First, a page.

Which insurance companies cover corneal cross-linking for the treatment of progressive keratoconus?
The list of companies that are known to have policies that cover cross-linking is shown below. You can sign up to receive notifications when new insurance carriers cover the procedure.
|wdt_ID||Payer Name||Payer Region|
|2||Kaiser Permanente||AZ, CA, CO, DC, GA, HI, MD, NV, TX, VA, WA|
|3||Blue Cross Blue Shield FEP||National|
|4||Blue Shield of California||CA|
|5||Horizon Blue Cross of New Jersey||NJ|
|6||Blue Cross Blue Shield of Tennessee||TN|
|7||CareFirst Blue Cross Blue Shield||MD, DC, Northern VA|
|8||Blue Cross Blue Shield of Massachusetts||MA|
|9||Blue Cross Blue Shield of Alabama||AL|
|10||Regence Blue Cross Blue Shield||ID, OR, UT, WA|
|Payer Name||Payer Region|
This list is subject to change. It is not intended to be a directive, nor is it a suggestion about the likelihood of coverage or reimbursement. Please confirm with your individual carriers.
Does insurance cover FDA-approved cross-linking?
In a growing number of cases, the answer is yes. More and more insurance plans are now covering FDA-approved cross-linking. The latest list of insurers that have policies that cover cross-linking is shown below. The trend has been encouraging, and 38 insurance carriers now cover cross-linking, up from 3 at the beginning of 2017.
Commercial Insurance Coverage for FDA-Approved Cross-Linking in the U.S.
*data on file
Does insurance cover non-FDA approved products?
Generally, insurance does not typically cover products and procedures that have not received FDA Approval. As an example, the Blue Cross and Blue Shield Association’s Technology Evaluation Center (Premera BCBS Technology Review) lists as part of their new technology evaluation criteria:
“1. The technology must have final approval from the appropriate governmental regulatory bodies.”
Does insurance cover epi-on procedures?
Generally, insurance does not typically cover products and procedures that have not received FDA approval. The only FDA-approved products for cross-linking are from Avedro, and performed epi-off. Many insurance policies have detail about the fact that the epi-off procedure is the only FDA approved treatment for progressive keratoconus that is being covered, while epi-on is not. See the examples below from Aetna and Blue Cross Blue Shield of MA.
“Aetna considers epithelium-off photochemical collagen cross-linkage using riboflavin and ultraviolet A medically necessary for keratoconus and keratectasia.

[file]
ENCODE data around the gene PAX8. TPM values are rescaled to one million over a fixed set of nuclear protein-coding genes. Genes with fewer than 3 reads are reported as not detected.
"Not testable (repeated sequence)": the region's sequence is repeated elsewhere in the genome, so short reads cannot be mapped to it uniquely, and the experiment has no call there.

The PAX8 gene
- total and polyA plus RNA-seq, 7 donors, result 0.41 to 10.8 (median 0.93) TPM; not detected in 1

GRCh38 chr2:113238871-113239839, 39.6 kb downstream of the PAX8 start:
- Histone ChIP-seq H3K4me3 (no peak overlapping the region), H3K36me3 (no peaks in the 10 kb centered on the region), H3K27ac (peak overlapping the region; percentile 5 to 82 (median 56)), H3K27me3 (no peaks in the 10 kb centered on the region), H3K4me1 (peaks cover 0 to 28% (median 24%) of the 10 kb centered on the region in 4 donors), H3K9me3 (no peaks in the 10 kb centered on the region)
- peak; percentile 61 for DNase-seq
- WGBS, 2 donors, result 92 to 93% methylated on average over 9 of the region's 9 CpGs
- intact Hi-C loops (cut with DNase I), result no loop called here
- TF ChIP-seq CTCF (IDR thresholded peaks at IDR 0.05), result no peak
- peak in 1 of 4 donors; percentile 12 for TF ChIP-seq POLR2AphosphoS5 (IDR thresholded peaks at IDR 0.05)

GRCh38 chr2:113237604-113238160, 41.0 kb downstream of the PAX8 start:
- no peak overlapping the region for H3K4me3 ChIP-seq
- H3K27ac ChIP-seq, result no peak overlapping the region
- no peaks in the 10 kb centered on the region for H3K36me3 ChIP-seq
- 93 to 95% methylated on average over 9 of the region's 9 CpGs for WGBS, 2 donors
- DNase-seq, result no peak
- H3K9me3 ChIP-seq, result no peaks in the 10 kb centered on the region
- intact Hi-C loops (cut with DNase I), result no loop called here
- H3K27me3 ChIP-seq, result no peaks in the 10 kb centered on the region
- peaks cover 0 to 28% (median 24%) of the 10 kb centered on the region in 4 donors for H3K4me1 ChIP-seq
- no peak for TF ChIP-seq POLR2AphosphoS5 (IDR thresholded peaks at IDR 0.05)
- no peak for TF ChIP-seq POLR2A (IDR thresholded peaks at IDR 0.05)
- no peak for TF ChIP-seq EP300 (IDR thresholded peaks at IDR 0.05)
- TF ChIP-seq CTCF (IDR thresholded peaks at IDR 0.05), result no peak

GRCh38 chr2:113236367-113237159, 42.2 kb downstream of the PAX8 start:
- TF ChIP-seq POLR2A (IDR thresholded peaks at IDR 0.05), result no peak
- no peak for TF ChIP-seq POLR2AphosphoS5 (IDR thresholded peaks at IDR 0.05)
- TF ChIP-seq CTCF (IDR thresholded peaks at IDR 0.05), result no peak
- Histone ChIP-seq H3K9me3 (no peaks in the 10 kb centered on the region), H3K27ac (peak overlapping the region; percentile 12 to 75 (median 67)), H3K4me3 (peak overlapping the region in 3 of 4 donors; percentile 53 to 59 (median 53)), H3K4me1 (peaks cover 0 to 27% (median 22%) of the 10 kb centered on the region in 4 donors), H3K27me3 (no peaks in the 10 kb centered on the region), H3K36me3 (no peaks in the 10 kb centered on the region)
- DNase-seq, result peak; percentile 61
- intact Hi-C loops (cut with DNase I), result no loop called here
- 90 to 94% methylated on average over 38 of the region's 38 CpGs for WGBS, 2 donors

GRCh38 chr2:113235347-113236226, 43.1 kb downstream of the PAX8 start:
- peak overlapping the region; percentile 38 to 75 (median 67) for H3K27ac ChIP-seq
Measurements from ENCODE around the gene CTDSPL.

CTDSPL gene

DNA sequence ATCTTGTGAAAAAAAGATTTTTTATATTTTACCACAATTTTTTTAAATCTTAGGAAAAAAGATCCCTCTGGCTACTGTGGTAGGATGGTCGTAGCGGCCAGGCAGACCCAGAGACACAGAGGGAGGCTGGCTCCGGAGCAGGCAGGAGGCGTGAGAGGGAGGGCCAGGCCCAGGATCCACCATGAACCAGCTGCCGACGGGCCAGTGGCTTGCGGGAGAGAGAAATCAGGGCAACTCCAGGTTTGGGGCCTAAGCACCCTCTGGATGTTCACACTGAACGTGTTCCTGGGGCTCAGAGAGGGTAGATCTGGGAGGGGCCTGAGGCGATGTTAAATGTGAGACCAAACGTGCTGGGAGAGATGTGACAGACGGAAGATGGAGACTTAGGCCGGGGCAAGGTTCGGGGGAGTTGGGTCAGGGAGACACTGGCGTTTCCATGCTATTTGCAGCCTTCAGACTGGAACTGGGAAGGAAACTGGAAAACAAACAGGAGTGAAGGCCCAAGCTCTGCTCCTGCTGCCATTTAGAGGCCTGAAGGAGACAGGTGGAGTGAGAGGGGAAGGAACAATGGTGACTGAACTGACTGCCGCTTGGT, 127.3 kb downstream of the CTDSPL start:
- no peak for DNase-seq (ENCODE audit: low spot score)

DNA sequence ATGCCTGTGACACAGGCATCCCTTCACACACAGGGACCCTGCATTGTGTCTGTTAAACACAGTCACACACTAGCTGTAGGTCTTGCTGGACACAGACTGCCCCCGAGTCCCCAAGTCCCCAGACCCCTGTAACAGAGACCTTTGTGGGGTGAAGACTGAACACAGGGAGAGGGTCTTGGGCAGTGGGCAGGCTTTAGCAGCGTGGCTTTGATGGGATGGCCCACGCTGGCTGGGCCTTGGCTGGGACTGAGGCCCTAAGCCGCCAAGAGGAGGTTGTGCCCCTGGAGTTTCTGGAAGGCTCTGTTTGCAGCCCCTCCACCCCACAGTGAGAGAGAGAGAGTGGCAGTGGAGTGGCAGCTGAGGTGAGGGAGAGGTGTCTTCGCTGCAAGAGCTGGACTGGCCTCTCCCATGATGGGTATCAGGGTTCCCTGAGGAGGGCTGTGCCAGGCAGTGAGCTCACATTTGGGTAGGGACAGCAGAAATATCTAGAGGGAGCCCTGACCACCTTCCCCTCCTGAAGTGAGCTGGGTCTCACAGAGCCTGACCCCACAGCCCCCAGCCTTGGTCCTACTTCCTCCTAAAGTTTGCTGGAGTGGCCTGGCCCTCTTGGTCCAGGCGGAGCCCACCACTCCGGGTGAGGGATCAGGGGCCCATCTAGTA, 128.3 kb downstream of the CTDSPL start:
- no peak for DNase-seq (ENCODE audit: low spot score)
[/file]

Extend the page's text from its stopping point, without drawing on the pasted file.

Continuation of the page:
Aetna considers epithelium-on (transepithelial) collagen cross-linkage experimental and investigational for keratoconus, keratectasia, and all other indications.”
“Currently, the only CXL treatment approved by the Food and Drug Administration (FDA) is the epithelium-off method. There are no FDA-approved CXL treatments using the epithelium-on method.”
Frequently Asked Questions
I am interested in getting epi-on cross-linking or C3R. Does your program help get coverage for this?
Epithelium-off cross-linking with Avedro’s Photrexa® Viscous (riboflavin 5’-phosphate sodium in 20% dextran ophthalmic solution) and Photrexa® (riboflavin 5’-phosphate sodium ophthalmic solution) in conjunction with the KXL System is the only cross-linking procedure that has been approved by the FDA. Our program provides insurance support for the FDA-approved procedure using Avedro’s drug and device.
Contact your insurance provider prior to treatment to see if they currently provide coverage for corneal cross-linking. Aetna, Kaiser, Regence BCBS and BCBS Federal Employee Plan are among many commercial plans that are covering corneal cross-linking.
Avedro works directly with the doctor’s office and insurance company to help facilitate the insurance reimbursement process. Prior to getting the procedure, confirm with your doctor that they are performing Avedro’s FDA approved cross-linking procedure. You can find a list of physicians who are familiar with the cross-linking procedure using our locator tool.
Learn more about this outpatient procedure
View our Living with Keratoconus Patient Brochure.
Discover answers to the most common questions surrounding cross-linking
Visit the Patient FAQ Section to learn more.
It is estimated that...
1 Out of Every 2,000
persons in the general population have Keratoconus1
You can find more information from the National Keratoconus Foundation.
1. Kennedy R. H., Bourne W. M., Dyer J. A. A 48-year clinical and epidemiologic study of keratoconus. The American Journal of Ophthalmology. 1986;101(3):267–273. doi: 10.1016/0002-9394(86)90817-2.
Corneal cross-linking provides patients a much-needed option to treat this debilitating disease. Patients suffering from progressive keratoconus can now receive a therapeutic treatment that has been rigorously tested and approved."Mary Prudden, Executive Director for the National Keratoconus Foundation